The journey to Ulan-Ude, the capital of Buryatia, was another overnight one. I and a Russian girl found ourselves sharing our compartment with a pair of drunken Mongolian men. One, who spoke really good English, explained that they were on their way home to Ulanbataar after a three-day bender with friends in Irkutsk. Eric would not let me go to bed, telling me how glad he was to have someone to practise his English with. He insisted on showing me a book about his father, who had had 10 children, all of whom he had managed to send to university. He had been a (Buddhist) lama, so he had had to keep his head down during Soviet times.
Eric was a perfect gentleman, interested in nothing more than a conversation in English, and what he had to say was all rather interesting. However, I really was knackered and desperate to go to sleep, not to mention concerned about how his loud slurring might be disturbing passengers in the compartments on either side of us (and probably the compartments beyond them, he was that loud). Eventually, his head slumped onto the little table between the bunks and I had peace, although not for long. Within a couple of hours we were pulling into Ulan-Ude. Passengers (me included) were bustling about getting off the train, new travellers were boarding, and the strident station announcements could hardly be heard over the shouts and calls of the hawkers on the platform. I said a cheery goodbye to Eric and his mate, but for some reason neither of them was anything like as jovial as they had been earlier on.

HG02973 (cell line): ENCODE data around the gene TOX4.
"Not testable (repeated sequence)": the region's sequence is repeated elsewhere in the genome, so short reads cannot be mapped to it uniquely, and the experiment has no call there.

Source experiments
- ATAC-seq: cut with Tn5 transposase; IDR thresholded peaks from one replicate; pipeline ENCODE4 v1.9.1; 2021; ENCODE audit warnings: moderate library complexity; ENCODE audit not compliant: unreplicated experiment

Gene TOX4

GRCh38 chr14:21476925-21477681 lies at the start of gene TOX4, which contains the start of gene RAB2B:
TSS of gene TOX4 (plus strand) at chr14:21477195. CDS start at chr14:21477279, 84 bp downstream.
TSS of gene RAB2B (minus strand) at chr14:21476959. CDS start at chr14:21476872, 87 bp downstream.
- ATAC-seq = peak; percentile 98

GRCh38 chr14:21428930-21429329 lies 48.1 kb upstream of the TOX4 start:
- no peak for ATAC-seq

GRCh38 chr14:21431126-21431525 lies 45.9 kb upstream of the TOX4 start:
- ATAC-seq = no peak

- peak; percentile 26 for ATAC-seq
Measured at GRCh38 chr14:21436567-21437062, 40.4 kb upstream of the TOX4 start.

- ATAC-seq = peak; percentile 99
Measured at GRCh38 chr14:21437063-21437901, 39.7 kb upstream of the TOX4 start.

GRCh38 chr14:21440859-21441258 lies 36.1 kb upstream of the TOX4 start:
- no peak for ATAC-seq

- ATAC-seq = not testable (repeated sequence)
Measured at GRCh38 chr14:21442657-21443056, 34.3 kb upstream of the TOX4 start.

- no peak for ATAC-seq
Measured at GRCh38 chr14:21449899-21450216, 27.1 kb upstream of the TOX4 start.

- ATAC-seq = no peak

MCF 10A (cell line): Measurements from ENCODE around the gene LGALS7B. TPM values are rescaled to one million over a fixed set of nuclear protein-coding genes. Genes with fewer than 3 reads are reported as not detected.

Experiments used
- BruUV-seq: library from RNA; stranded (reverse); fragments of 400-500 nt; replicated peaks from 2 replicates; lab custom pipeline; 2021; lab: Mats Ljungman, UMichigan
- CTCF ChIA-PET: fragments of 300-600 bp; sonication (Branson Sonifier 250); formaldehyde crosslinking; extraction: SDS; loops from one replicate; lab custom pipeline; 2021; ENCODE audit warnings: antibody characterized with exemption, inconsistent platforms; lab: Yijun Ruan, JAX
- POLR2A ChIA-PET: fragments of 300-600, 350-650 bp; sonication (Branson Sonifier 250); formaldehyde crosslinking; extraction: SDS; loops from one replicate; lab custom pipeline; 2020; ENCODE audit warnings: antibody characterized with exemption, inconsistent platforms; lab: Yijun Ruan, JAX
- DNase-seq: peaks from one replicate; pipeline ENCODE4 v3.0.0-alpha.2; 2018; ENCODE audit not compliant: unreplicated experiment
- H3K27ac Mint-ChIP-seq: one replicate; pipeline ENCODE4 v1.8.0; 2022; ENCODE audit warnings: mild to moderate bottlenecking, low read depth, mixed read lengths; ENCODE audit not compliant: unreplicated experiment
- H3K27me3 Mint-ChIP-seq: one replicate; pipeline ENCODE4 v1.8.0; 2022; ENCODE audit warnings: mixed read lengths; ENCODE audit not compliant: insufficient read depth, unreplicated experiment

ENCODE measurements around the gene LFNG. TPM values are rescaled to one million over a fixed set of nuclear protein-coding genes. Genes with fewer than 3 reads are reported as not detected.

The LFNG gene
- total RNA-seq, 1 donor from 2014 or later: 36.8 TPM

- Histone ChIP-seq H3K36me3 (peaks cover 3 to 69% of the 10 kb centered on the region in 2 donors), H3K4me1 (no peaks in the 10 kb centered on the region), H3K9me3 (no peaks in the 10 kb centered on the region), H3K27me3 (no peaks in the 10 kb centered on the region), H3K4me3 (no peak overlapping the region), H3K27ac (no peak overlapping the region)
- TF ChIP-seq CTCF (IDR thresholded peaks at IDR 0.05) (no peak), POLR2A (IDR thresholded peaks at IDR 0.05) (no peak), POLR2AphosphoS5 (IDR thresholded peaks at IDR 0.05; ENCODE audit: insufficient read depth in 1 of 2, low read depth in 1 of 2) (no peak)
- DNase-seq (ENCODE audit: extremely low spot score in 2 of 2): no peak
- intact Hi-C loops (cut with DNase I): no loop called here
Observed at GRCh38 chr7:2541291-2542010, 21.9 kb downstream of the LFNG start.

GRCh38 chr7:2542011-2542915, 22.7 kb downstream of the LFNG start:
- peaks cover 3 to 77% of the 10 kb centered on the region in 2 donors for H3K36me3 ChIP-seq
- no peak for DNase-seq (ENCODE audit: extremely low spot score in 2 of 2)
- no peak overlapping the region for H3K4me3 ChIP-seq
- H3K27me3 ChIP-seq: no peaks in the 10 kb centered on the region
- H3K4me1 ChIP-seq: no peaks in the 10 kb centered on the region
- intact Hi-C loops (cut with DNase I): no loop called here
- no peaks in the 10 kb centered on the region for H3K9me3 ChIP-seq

Like Yekaterinburg, Ulan-Ude was closed to foreigners until 1991. I wondered what doing the Trans-Siberian was like before then (if it were even possible, that is). Imagine the frustration, going through all these interesting-looking places and not being able to get off the train to explore them.
Although the official ‘border’ between Europe and Asia is in Yekaterinburg, it was only in Ulan-Ude that I actually felt like I was in Asia. Sure, Z, my host in Listvyanka, looked as though she might have a little Asian blood in her, but almost everyone else I had contact with around Irkutsk looked defiantly European. However, the indigenous people of Ulan-Ude, the Buryats, share the same genetic heritage as their next-door neighbours in Mongolia, and it shows.
Despite the Asian nature of Ulan-Ude, my hosts in the city were ethnically Russian: A, his wife S and their two young children. S took me for a tour of the Buryat countryside around Ulan-Ude. Our first stop was the Ivolginsky Datsan monastery. Like their Mongolian neighbours the Buryats are predominantly Buddhist, and the Datsan is the most important Buddhist centre in Russia.
As S and I ambled around the Buddhas, stupas, prayer bells and prayer wheels in this Buddhist monastery in the middle of nowhere, or rather on a steppe around 10 miles from Ulan-Ude and more than 5,000 miles from my home, we were engaged in conversation by two young trainee lamas. They, naturally, wanted to know where I was from. And their reaction when they found out? “Manchester? Manchester U-ni-ted!!!” (This was a novel experience for me at the time; later I half-considered renaming myself Alison-from-England-near-Manchester-yes-I-know-Manchester-Un-it-ed-!)